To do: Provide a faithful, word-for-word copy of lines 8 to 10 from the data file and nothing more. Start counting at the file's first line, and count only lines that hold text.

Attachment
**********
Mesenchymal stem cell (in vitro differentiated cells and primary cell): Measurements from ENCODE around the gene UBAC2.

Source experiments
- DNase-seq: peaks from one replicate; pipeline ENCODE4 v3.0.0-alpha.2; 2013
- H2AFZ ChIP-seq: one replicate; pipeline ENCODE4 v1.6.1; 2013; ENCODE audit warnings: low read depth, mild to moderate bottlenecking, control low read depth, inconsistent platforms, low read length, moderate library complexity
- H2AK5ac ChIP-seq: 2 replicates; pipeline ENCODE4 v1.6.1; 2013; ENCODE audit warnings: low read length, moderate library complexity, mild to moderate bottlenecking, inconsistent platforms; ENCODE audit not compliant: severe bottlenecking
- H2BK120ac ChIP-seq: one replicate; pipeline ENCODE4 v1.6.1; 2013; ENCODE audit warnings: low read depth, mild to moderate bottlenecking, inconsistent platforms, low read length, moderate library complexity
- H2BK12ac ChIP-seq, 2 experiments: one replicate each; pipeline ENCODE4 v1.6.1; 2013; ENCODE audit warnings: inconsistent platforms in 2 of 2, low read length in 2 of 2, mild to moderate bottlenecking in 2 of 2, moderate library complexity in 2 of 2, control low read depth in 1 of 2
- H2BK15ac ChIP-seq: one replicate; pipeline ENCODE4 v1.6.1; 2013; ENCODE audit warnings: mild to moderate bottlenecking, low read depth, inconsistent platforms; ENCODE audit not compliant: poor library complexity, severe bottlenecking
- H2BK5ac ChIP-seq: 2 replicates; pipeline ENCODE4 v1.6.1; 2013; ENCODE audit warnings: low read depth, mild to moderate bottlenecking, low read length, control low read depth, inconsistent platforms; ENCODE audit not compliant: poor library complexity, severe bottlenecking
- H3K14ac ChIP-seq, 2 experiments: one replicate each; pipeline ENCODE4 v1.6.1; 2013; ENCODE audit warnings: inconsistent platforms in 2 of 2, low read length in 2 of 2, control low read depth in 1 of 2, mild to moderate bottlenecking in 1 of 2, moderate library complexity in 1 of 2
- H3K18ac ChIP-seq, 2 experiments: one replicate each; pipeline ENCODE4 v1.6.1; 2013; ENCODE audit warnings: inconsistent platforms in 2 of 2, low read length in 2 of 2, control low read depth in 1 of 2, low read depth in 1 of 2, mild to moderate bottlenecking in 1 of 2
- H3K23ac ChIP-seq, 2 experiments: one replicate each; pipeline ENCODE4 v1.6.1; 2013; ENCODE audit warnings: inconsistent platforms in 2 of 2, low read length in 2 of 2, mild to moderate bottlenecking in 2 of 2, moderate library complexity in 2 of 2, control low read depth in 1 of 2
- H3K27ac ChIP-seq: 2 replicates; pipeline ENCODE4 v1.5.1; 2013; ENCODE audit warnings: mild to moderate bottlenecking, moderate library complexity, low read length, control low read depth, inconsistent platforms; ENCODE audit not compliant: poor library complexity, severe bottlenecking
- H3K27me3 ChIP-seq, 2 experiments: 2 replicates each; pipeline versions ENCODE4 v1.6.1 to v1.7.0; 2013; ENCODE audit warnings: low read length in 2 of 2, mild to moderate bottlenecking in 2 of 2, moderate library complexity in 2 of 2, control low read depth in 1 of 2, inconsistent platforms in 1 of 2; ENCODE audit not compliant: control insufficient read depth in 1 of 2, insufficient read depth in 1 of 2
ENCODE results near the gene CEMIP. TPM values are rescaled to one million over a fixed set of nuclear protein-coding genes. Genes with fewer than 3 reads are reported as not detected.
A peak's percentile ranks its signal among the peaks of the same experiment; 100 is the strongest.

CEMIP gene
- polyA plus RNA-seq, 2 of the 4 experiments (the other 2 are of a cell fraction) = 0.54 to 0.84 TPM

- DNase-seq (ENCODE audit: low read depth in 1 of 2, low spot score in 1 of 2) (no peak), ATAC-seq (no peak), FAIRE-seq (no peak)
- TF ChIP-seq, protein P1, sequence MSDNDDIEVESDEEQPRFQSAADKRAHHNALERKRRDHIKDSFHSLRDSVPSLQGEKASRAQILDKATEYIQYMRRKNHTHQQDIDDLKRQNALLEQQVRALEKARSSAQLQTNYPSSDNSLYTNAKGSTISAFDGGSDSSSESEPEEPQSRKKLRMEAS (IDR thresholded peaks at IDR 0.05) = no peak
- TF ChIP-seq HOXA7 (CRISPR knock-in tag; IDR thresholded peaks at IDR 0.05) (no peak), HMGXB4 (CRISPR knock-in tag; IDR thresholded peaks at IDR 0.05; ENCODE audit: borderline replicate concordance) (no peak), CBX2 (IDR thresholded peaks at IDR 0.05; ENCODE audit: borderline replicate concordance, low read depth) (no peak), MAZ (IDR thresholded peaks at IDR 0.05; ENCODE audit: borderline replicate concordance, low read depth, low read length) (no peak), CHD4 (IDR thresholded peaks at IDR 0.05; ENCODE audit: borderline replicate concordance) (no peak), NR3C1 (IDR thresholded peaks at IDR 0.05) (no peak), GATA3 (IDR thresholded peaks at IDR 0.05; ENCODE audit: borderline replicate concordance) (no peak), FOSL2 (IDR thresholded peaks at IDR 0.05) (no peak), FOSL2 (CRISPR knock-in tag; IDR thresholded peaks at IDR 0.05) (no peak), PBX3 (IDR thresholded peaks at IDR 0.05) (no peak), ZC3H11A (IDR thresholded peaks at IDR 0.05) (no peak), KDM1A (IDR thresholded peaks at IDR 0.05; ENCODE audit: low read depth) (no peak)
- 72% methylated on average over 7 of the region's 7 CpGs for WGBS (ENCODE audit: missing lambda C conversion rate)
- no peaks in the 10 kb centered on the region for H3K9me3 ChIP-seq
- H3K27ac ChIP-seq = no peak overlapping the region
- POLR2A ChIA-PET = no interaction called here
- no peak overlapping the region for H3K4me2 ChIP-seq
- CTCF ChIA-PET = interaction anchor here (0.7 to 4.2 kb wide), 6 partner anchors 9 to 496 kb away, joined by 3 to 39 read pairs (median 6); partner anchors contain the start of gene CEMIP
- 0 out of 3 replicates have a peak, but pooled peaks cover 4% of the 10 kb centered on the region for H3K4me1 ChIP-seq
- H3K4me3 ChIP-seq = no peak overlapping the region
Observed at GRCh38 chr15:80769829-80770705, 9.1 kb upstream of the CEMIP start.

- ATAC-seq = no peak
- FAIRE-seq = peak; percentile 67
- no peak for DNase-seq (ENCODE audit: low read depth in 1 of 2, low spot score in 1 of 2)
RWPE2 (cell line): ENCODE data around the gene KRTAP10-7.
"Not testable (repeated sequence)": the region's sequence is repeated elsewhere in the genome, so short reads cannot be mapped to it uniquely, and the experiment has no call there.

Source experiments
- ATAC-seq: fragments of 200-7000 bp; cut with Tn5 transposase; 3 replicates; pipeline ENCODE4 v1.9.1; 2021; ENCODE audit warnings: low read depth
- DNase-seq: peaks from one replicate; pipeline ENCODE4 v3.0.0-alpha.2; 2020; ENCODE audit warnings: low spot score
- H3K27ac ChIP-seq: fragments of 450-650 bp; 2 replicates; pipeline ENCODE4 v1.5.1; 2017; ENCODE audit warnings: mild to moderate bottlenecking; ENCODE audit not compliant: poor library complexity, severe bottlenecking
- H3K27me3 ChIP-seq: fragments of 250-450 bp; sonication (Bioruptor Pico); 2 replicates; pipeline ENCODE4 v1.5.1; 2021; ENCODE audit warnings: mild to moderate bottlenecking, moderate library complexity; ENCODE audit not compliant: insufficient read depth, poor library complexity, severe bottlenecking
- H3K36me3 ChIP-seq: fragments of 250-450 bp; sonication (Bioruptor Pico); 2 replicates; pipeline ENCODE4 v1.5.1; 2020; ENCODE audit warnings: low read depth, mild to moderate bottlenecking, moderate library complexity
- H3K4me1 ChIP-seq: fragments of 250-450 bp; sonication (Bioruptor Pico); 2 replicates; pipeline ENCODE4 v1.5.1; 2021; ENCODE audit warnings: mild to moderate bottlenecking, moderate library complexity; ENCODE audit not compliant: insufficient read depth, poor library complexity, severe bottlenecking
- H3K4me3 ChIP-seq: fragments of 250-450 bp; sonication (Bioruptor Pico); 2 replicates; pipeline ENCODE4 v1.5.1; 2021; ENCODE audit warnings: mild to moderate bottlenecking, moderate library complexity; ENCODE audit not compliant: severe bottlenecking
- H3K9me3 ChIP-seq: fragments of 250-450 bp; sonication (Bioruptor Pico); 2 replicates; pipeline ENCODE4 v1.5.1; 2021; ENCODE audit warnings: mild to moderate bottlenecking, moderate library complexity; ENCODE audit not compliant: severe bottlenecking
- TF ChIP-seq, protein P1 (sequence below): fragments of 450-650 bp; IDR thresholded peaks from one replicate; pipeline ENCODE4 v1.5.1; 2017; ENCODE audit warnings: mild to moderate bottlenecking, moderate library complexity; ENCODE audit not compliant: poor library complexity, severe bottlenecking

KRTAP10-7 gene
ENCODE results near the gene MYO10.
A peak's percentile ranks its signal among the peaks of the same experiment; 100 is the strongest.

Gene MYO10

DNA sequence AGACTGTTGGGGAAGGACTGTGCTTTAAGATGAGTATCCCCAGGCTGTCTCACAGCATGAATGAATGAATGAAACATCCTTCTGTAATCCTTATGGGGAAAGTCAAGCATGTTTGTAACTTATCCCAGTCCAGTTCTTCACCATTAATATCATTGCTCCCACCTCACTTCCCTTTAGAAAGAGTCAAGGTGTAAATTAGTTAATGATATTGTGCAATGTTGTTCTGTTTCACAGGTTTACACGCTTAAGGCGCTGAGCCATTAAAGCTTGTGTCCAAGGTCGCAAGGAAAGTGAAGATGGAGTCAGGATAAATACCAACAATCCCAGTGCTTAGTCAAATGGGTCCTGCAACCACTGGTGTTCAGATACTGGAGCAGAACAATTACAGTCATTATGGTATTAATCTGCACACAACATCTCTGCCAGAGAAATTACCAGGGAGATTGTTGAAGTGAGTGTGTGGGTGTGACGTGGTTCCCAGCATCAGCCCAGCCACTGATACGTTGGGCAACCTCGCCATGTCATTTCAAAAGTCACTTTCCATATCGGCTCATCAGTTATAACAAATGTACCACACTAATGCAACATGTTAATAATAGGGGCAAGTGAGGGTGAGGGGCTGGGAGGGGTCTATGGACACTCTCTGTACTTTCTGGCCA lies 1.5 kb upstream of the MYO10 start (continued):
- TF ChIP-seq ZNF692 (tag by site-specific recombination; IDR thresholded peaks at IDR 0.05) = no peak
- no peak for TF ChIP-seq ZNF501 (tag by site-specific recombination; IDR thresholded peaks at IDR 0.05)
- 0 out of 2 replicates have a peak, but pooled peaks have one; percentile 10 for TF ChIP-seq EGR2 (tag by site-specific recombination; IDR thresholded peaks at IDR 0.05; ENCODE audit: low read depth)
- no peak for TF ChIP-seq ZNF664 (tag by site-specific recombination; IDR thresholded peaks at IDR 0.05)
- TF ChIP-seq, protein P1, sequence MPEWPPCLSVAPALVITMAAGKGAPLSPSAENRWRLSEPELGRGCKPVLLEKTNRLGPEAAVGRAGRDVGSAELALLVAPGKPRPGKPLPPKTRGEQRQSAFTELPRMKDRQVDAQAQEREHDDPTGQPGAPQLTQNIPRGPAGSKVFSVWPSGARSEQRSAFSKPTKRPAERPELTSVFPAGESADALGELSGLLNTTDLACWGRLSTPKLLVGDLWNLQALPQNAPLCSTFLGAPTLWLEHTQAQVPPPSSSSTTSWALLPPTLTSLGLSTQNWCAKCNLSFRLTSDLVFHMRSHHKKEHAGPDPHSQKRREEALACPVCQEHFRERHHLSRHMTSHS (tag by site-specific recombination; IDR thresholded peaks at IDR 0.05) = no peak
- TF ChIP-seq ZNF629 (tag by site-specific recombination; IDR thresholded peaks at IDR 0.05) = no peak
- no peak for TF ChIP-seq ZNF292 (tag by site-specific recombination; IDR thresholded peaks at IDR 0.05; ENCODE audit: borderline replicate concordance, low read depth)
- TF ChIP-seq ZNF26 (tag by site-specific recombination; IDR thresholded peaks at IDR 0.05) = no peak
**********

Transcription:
- H2BK15ac ChIP-seq: one replicate; pipeline ENCODE4 v1.6.1; 2013; ENCODE audit warnings: mild to moderate bottlenecking, low read depth, inconsistent platforms; ENCODE audit not compliant: poor library complexity, severe bottlenecking
- H2BK5ac ChIP-seq: 2 replicates; pipeline ENCODE4 v1.6.1; 2013; ENCODE audit warnings: low read depth, mild to moderate bottlenecking, low read length, control low read depth, inconsistent platforms; ENCODE audit not compliant: poor library complexity, severe bottlenecking
- H3K14ac ChIP-seq, 2 experiments: one replicate each; pipeline ENCODE4 v1.6.1; 2013; ENCODE audit warnings: inconsistent platforms in 2 of 2, low read length in 2 of 2, control low read depth in 1 of 2, mild to moderate bottlenecking in 1 of 2, moderate library complexity in 1 of 2